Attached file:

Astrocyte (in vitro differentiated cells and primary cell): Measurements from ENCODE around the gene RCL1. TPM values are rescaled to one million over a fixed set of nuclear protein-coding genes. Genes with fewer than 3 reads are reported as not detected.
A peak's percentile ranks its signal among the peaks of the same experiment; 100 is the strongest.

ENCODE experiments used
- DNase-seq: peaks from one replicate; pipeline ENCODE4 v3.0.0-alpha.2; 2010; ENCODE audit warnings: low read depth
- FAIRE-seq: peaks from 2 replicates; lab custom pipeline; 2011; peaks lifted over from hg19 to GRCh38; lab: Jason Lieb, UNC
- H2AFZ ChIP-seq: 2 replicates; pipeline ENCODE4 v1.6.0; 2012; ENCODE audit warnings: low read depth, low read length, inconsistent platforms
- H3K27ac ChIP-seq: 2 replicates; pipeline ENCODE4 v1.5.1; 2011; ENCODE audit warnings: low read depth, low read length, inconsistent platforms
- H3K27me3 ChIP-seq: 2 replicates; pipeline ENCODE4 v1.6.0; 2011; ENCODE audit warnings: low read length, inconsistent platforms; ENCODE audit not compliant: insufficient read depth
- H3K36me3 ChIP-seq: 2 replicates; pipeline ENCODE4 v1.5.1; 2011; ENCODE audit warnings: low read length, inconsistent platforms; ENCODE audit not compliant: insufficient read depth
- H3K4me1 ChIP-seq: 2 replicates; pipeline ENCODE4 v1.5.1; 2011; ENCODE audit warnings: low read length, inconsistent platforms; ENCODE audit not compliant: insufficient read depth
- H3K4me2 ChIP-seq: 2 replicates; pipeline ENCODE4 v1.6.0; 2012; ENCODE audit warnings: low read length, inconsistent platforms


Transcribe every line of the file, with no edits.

Astrocyte (in vitro differentiated cells and primary cell): Measurements from ENCODE around the gene RCL1. TPM values are rescaled to one million over a fixed set of nuclear protein-coding genes. Genes with fewer than 3 reads are reported as not detected.
A peak's percentile ranks its signal among the peaks of the same experiment; 100 is the strongest.

ENCODE experiments used
- DNase-seq: peaks from one replicate; pipeline ENCODE4 v3.0.0-alpha.2; 2010; ENCODE audit warnings: low read depth
- FAIRE-seq: peaks from 2 replicates; lab custom pipeline; 2011; peaks lifted over from hg19 to GRCh38; lab: Jason Lieb, UNC
- H2AFZ ChIP-seq: 2 replicates; pipeline ENCODE4 v1.6.0; 2012; ENCODE audit warnings: low read depth, low read length, inconsistent platforms
- H3K27ac ChIP-seq: 2 replicates; pipeline ENCODE4 v1.5.1; 2011; ENCODE audit warnings: low read depth, low read length, inconsistent platforms
- H3K27me3 ChIP-seq: 2 replicates; pipeline ENCODE4 v1.6.0; 2011; ENCODE audit warnings: low read length, inconsistent platforms; ENCODE audit not compliant: insufficient read depth
- H3K36me3 ChIP-seq: 2 replicates; pipeline ENCODE4 v1.5.1; 2011; ENCODE audit warnings: low read length, inconsistent platforms; ENCODE audit not compliant: insufficient read depth
- H3K4me1 ChIP-seq: 2 replicates; pipeline ENCODE4 v1.5.1; 2011; ENCODE audit warnings: low read length, inconsistent platforms; ENCODE audit not compliant: insufficient read depth
- H3K4me2 ChIP-seq: 2 replicates; pipeline ENCODE4 v1.6.0; 2012; ENCODE audit warnings: low read length, inconsistent platforms